Designed spaces have an incomparable capacity to evoke feelings and awed responses, something well known to the architects of the world’s great cathedrals, who not only created exceptional spaces of mystery and beauty but also planned their physical layout so that parishioners would move through these spaces in particular ways. In touring a small but stunning chapel in Paris several years, what I remember most (even beyond the incredible stained glass) was how one had to climb a narrow and frankly uncomfortable stairwell, then entering, upward looking, one turned a corner into a sunburst of openness and light and color, moving from confinement into freedom.
Experience designers, whether fashioning theatre spaces or locations for the display of state power or amusement parks, have to be aware also of the fact that spaces enter the imagination in ways that can subvert the projection of feeling. Baudrillard refers to simulacra as experiences of the real that are even better than the real, an apparent paradox but one we encounter regularly. We have in our mind’s eye a certain imagined sense of a place – the United States Capitol, the Statue of Liberty, Monticello – that can be sharply disappointed once we actually visit. The Statue of Liberty or Monticello seems smaller than we expected.
Despite the evident power of spaces to move and influence us, we somehow have a sense that spaces are neutral or nonideological. Back in the 1980’s, when federal funding for the arts were under attack because of work by Mapplethorpe and Finley and Serrano, some who favored funding but didn’t want to have to defend particularly controversial art objects proposed that federal funds simply be diverted into supporting facilities, leaving the programming up to local boosters. It seemed unobjectionable to imagine that voters would support the construction of new Carnegie Halls rather than specific artworks that sometimes would awe but which otherwise might be designed to offend.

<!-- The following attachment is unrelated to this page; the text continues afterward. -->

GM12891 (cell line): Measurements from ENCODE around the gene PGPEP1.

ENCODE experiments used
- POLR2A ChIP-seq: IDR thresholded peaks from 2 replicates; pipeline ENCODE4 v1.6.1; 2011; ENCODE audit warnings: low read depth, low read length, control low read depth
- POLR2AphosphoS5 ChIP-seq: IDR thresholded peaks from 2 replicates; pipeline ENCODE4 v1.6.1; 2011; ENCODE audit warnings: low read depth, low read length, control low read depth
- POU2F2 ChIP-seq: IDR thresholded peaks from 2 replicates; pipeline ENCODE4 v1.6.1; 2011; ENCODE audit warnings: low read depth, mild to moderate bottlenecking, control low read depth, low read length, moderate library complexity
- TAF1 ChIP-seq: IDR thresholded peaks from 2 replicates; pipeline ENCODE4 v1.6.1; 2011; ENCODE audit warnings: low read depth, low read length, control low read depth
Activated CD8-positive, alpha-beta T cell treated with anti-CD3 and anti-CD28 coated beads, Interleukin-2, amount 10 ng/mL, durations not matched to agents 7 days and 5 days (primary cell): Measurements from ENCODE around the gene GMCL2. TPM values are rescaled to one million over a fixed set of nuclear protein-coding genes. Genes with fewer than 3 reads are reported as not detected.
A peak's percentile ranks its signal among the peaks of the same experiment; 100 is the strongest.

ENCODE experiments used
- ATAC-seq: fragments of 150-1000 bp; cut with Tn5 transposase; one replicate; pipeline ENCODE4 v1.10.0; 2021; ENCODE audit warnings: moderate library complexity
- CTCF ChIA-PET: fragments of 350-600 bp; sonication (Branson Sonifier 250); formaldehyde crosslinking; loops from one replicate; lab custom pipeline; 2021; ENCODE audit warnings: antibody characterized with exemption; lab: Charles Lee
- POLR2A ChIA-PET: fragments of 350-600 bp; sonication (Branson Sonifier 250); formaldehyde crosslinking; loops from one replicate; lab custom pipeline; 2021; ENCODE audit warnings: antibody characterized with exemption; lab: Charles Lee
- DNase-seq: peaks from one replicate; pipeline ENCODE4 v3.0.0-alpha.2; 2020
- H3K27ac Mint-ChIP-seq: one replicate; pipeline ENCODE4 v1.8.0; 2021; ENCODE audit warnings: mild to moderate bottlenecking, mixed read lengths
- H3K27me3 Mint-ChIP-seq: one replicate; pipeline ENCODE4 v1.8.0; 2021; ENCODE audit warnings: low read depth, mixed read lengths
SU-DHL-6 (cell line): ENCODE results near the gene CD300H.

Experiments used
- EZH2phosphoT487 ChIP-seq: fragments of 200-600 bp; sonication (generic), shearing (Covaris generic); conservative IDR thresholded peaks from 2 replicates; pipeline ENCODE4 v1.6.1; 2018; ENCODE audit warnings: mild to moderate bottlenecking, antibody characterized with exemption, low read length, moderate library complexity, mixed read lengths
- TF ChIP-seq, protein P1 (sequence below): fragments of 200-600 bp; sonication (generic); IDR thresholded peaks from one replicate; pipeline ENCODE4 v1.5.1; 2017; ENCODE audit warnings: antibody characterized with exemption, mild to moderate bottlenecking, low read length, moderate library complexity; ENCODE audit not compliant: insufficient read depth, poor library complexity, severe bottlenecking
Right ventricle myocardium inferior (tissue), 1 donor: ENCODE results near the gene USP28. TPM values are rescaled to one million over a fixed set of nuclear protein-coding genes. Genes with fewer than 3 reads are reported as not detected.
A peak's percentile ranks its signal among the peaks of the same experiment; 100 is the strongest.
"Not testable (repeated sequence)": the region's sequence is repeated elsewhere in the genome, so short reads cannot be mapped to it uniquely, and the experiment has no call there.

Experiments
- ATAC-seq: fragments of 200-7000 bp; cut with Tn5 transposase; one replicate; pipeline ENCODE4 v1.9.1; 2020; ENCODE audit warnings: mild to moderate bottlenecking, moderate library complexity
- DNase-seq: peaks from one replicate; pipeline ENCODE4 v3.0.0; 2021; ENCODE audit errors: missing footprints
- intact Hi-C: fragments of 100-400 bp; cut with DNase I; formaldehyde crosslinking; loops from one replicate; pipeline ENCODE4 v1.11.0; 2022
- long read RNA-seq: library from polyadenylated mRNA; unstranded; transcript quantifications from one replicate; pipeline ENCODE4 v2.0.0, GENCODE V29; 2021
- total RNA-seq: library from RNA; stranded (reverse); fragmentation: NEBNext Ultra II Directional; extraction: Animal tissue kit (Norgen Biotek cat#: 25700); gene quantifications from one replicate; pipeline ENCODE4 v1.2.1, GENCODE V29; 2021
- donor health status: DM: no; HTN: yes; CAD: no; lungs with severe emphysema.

Although federal support has not wholly shifted in this direction, in a number of contexts the idea of building support for a local arts scene by constructing art palaces has taken hold. Several years ago Philadelphia opened its astounding symphony center, Kimmel Hall, and a couple months ago dedicated a new $25 million home for the Philadelphia Theatre Company. As the New York Times noted at the time, “In recent years many of the 75 companies that form the League of Resident Theaters have looked at their aging or unaesthetic homes and joined what amounts to a nonprofit theatrical building boom. Since 2000 they and other institutions coast to coast have initiated dozens of construction projects whose combined tab is approaching $1 billion.”
The same phenomena is underway in the construction of more and more spectacular movie houses. A new cinema center in San Francisco serves its patrons not only candy and popcorn but also roasted game hens and crab cakes. One of the executives involved said “You have to build a better environment where people want to come and stay.”
Why is all this happening? Cinemas have been losing audiences to big screen television and are desperate to bring customers back into theaters, and have decided that pampering them is the best way to attract them. But the arts renaissance underway in many cities often has more to do with the economics of urban renewal than a serious appreciation for supporting the arts in all their diversity. Sometimes following the idea set in motion by Richard Florida that cities able to create an artistic vibe will be the ones that thrive, cities see arts centers as appropriate to producing (or reproducing) dense city centers.
There’s nothing wrong with this, I suppose. It’s just hard to imagine some of these sanitized but awesome spaces showcasing artists like Robert Mapplethorpe, or others at work today interested to provoke and challenge their audiences. But one can hope that by building it, these artists too will come.
SOURCES: Jesse Green, “Enter the Boosters, Bearing Theaters: Regional State Companies Find That Replacing Aging Buildings Has Far-Reaching Implications,” New York Times, 9 March 2008, p. 1 Arts & Leisure; Kristina Shevory, “Aiming to Stem Audience Losses, More Cinemas Try a Full-Frills Approach,” New York Times, 20 February 2008, p. C6.